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Zune Exec Leaves Microsoft
Bryan Lee, who came to Microsoft to run business development for the Xbox, is retiring to pursue personal interests.
February 1, 2007
2 Min Read
Bryan Lee, the VP of Microsoft's Zune business in charge of negotiating deals with major music labels, is leaving the company.
Lee, who joined Microsoft in 2000 to take over business development for the Xbox, is retiring to pursue "personal interests," the company said in an e-mailed statement on Thursday. Lee's current responsibilities will be taken over by J. Allard, VP of design and development for Microsoft's entertainment and devices division.
"Over the last six years, I've had the luxury of repeatedly asking Bryan to take on greater responsibility and leadership and then watching him deliver," Robbie Bach, president of the entertainment division, said. "I want to extend my thanks to Bryan from the company and from me personally for all of his contributions to Microsoft."
Allard, whom the company said is already playing a key role in Microsoft's music strategy, will be in charge of business development and marketing for Zune, the portable media player, software, and online store Microsoft launched last November to take on Apple's popular iPod.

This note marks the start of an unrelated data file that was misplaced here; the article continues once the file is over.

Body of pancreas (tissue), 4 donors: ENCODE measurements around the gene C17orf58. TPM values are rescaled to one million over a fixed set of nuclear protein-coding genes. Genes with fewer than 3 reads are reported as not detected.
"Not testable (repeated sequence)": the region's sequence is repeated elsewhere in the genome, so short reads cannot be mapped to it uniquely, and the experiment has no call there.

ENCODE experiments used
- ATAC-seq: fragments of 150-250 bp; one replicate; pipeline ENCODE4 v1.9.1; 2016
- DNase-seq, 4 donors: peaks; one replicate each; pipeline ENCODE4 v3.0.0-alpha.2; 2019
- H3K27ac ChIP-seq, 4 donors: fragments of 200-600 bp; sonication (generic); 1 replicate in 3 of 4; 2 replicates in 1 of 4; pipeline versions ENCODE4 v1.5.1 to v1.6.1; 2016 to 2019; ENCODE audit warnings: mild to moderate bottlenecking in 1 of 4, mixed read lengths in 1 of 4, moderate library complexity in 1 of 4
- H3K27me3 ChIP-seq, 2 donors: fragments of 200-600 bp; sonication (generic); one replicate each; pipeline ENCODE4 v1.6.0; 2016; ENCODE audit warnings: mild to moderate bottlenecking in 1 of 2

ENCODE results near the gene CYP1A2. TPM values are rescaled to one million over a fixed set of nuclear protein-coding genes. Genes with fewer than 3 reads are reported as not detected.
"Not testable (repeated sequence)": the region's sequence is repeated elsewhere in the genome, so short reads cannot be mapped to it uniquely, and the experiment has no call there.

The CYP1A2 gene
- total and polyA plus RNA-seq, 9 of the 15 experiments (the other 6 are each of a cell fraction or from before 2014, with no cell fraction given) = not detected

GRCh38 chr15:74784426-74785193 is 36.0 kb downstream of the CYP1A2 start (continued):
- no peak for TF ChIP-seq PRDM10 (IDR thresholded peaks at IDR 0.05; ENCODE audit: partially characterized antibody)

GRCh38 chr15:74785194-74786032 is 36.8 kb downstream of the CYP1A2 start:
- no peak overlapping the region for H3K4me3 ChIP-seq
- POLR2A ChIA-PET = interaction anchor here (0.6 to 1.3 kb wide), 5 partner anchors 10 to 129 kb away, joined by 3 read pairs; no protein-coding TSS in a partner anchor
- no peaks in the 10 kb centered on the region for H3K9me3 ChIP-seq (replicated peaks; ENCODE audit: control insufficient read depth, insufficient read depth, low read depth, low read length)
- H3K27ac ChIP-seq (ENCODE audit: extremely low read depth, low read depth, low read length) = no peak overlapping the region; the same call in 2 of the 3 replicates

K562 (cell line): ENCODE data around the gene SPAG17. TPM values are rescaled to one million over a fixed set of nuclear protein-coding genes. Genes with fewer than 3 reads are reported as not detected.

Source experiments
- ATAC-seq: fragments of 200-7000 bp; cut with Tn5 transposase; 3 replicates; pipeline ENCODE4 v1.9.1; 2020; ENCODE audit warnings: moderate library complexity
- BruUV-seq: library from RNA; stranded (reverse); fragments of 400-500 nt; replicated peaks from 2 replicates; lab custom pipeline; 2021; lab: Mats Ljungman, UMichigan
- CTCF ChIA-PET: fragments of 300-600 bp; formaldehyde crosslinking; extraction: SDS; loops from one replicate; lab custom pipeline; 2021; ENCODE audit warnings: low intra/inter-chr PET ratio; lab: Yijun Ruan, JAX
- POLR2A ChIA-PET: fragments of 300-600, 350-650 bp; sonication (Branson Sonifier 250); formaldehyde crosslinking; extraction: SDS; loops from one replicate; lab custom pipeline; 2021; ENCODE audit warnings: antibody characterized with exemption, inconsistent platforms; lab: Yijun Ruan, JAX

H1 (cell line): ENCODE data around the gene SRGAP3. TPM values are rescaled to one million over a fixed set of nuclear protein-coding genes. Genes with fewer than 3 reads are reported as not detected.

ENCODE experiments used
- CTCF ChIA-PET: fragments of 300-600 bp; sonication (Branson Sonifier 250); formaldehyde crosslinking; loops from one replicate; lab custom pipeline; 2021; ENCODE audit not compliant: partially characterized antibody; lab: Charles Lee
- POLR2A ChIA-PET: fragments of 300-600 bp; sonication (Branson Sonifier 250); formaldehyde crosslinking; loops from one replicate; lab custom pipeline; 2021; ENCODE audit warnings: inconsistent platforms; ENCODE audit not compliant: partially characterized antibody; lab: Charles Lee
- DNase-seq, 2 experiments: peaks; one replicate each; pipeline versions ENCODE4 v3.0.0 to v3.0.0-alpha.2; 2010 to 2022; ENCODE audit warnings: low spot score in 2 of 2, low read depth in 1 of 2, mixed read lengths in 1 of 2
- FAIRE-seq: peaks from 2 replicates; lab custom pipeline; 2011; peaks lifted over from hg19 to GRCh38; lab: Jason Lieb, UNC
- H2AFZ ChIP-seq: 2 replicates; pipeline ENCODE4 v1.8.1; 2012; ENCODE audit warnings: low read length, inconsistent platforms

Negotiating deals with major record labels is a key component for success of Zune, which has a long road toward catching the iPod. The Apple device accounts for more than three quarters of the worldwide digital music player market. In particular, music companies that provide tunes for Zune also have to be convinced to buy into its biggest differentiating feature -- the ability to share music wirelessly with other Zune players.
Besides his work with Zune and the Xbox, Lee has also overseen business development of the Windows XP Media Center Edition, as well as the first deployments of Microsoft's IPTV software with service providers worldwide.
In other executive shuffling, Joe Belfiore, VP of Windows Media Center, and Enrique Rodriguez, VP of Microsoft's TV Division, who both reported to Lee, will now report to Bach.
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